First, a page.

FIFA ethics body clears Infantino during Swiss criminal case

The decision was published just three weeks after a criminal proceeding was opened against Gianni Infantino by a Swiss special prosecutor.


Preliminary investigations into Gianni Infantino’s conduct have been closed.   -  FIFA

FIFA president Gianni Infantino can continue in office while under criminal investigation in Switzerland, the football body’s ethics committee ruled on Wednesday.

Preliminary investigations into Infantino’s conduct — relating to his undisclosed meetings with Swiss attorney general Michael Lauber and taking a private flight on FIFA business from the Caribbean to Geneva — have been closed.

In a statement published by FIFA, chief ethics investigator Maria Claudia Rojas noted “the evident lack of a prima facie case regarding any alleged breach of the FIFA Code of Ethics.”

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Rojas ruled that not even a provisional suspension from duty was required.

The decision was published just three weeks after a criminal proceeding was opened against Infantino by a Swiss special prosecutor. He assessed several complaints about the FIFA leader’s meetings in 2016 and 2017 with the attorney general, Michael Lauber, and possible abuse of public office.

Still, the ethics ruling was expected after FIFA defended its president in a robust and at times testy way in recent weeks.

Infantino was cleared in the internal investigation hours after FIFA published the agenda for its remote congress he will chair online from Zurich on September 18.

It also came on the day a Swiss parliamentary commission confirmed Lauber would leave his job on August 31. Lauber offered his resignation last month after a disciplinary sanction was not overturned on appeal.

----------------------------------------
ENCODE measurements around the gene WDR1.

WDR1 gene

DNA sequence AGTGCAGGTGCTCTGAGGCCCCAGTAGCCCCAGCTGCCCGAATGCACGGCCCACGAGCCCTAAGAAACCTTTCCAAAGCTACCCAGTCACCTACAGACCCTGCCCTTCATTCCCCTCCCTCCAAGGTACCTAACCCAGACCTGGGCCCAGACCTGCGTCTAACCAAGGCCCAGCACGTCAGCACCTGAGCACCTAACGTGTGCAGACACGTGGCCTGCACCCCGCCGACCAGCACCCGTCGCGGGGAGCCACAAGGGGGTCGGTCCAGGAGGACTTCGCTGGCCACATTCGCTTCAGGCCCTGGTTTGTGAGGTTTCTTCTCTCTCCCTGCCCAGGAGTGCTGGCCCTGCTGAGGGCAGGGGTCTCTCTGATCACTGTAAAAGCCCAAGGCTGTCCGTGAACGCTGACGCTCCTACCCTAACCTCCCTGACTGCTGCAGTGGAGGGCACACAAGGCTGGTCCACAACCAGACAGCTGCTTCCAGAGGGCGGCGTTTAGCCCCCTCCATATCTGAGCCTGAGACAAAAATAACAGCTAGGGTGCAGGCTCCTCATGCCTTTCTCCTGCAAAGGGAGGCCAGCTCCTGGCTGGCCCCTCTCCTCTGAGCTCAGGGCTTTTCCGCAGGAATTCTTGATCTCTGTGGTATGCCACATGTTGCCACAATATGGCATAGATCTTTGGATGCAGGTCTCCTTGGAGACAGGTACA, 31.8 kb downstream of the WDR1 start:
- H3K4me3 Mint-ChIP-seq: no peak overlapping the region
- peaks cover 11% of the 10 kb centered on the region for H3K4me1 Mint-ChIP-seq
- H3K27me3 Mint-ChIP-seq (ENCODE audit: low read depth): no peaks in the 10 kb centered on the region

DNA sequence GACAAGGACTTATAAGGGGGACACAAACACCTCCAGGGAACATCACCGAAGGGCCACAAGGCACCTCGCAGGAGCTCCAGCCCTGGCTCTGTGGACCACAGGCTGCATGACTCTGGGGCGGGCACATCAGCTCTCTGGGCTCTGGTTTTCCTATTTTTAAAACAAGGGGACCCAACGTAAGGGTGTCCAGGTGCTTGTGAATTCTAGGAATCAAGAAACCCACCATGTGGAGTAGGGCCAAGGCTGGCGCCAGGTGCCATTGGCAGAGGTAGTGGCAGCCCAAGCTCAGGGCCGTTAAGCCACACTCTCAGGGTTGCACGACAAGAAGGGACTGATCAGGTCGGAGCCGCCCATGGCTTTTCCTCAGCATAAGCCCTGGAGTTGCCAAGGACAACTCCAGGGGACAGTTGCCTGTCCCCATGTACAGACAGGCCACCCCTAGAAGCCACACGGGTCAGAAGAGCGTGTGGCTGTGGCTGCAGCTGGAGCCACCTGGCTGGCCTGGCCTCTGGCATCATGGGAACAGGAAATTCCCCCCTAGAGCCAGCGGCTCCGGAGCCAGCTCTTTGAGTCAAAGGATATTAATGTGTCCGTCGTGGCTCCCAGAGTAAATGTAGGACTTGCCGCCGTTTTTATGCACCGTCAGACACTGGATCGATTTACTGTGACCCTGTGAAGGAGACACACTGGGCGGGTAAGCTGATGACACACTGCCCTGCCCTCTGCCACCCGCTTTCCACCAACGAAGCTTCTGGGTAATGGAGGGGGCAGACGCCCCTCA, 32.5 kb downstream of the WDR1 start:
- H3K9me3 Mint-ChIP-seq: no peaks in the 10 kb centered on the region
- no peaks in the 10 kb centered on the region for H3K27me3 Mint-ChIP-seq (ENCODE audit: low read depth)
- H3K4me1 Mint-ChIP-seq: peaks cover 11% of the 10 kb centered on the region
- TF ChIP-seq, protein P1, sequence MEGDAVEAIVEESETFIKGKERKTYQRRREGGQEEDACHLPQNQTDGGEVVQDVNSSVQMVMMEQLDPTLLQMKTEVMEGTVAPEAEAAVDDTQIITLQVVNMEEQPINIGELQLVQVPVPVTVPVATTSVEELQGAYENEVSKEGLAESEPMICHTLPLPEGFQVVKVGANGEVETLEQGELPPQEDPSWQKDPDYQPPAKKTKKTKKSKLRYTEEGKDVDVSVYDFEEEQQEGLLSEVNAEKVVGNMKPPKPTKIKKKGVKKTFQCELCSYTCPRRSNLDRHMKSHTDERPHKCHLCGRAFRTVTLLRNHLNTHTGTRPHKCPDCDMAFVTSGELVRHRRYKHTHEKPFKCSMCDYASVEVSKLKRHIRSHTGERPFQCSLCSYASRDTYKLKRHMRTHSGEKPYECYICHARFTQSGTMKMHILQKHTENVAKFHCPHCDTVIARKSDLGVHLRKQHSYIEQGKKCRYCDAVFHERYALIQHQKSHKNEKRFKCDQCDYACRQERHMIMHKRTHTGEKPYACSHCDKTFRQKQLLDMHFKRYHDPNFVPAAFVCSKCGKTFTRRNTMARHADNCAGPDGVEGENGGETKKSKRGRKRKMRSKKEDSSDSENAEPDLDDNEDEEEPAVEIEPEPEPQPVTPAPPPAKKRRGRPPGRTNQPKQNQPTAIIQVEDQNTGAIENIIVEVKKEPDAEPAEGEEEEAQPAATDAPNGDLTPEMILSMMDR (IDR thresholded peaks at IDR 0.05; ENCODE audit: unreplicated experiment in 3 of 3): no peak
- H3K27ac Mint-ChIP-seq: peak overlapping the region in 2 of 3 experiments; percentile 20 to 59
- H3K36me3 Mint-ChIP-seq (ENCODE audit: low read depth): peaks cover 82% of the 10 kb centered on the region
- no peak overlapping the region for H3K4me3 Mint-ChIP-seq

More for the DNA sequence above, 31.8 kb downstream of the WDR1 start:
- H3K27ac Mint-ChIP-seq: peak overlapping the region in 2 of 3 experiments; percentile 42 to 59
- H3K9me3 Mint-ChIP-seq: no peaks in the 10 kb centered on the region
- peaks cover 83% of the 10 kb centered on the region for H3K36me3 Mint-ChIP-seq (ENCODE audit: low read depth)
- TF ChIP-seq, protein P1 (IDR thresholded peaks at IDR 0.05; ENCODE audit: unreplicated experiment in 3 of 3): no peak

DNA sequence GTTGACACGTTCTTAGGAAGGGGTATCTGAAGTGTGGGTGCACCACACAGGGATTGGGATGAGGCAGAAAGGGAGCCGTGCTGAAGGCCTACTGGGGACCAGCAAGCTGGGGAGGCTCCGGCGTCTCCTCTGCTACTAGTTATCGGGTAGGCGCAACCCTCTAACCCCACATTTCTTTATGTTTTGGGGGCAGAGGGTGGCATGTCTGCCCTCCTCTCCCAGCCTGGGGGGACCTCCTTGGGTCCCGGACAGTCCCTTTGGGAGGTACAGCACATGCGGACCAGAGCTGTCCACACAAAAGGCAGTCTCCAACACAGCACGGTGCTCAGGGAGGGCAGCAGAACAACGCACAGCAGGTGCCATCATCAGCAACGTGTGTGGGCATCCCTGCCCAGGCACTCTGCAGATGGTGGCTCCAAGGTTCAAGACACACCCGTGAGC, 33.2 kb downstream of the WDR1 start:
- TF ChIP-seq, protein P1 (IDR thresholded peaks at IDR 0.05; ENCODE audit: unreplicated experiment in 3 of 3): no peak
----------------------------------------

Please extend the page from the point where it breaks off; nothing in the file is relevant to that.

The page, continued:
Lauber oversaw, and was later recused from, a sprawling investigation of alleged corruption linked to FIFA and soccer officials since 2014. It has yet to bring any convictions and few charges in Switzerland. Meanwhile, dozens of officials were convicted, made guilty pleas or were indicted by the U.S. Department of Justice.

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Two meetings between Lauber and Infantino in 2016 were revealed more than two years later in confidential documents leaked to a German magazine. A third meeting in 2017 stayed secret until Swiss media reports several months after the leaks.

Lauber’s lack of candor about those meetings, and their content, led to his ousting.

FIFA has said the special prosecutor, Stefan Keller, wrote to Infantino saying he cannot “exclude the possibility that something criminal might have been discussed you can’t remember.”

Infantino has denied all wrongdoing and called the investigations “absurd.”

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